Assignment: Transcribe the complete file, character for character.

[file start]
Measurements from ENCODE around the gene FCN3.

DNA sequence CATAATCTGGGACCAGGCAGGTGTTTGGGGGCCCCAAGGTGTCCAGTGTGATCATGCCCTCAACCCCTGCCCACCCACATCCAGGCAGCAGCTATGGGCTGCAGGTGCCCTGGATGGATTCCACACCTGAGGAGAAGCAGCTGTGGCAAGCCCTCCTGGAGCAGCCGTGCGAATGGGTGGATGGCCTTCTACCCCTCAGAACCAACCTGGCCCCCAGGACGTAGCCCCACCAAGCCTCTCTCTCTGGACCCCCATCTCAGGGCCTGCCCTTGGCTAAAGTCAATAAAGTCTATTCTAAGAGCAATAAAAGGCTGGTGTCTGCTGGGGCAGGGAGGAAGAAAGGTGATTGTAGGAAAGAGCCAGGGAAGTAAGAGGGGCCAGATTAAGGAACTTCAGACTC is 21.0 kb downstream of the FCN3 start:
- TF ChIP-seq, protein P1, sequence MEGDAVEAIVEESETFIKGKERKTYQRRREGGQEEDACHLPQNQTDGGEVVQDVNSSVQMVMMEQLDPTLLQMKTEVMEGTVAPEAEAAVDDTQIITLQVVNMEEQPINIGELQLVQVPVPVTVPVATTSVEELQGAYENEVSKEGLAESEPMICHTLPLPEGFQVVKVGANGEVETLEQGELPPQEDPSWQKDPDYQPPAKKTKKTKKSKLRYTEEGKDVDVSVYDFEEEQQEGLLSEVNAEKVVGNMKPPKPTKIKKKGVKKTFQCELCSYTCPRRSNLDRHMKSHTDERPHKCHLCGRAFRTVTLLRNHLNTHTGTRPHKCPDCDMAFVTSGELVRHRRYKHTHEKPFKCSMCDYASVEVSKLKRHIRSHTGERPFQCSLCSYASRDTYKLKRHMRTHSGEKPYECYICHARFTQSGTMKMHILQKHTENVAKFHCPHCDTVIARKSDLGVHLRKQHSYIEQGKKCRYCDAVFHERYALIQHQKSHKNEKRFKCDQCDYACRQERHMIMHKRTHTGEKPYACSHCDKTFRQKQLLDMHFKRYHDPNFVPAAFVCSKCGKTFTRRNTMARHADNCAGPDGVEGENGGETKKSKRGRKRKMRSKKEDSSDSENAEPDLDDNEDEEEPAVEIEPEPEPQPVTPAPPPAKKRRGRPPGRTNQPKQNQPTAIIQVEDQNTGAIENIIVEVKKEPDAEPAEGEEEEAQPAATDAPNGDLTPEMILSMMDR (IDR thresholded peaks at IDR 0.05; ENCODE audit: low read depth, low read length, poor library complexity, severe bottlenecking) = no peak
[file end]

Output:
Measurements from ENCODE around the gene FCN3.

DNA sequence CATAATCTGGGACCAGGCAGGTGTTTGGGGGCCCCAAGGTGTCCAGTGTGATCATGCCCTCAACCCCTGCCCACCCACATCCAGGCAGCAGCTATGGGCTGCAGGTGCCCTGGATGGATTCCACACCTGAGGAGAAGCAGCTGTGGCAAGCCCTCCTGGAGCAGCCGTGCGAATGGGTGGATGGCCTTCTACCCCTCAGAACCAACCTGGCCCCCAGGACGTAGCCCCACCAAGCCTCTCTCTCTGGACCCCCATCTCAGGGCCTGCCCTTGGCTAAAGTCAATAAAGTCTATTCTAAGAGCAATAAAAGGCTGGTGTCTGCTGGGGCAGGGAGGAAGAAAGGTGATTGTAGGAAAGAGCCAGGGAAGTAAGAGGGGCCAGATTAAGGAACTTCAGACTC is 21.0 kb downstream of the FCN3 start:
- TF ChIP-seq, protein P1, sequence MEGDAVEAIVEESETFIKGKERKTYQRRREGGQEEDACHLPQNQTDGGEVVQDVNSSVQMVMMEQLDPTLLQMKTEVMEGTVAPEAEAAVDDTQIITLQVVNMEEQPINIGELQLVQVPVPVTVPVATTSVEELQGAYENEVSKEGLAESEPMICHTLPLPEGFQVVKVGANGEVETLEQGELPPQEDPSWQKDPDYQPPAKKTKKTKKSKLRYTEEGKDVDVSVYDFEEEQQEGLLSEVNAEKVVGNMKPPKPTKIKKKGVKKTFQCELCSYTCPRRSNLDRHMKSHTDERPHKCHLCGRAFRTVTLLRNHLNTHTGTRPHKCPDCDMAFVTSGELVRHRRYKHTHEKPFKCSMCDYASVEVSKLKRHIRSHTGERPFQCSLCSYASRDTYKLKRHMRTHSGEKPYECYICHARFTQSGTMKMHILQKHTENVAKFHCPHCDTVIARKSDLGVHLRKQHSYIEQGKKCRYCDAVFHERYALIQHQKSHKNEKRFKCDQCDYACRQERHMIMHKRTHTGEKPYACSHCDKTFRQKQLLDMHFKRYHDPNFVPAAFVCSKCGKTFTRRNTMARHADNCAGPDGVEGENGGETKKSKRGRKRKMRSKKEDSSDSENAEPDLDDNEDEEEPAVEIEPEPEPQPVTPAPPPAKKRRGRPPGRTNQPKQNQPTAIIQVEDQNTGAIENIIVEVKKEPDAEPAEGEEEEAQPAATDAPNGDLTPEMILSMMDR (IDR thresholded peaks at IDR 0.05; ENCODE audit: low read depth, low read length, poor library complexity, severe bottlenecking) = no peak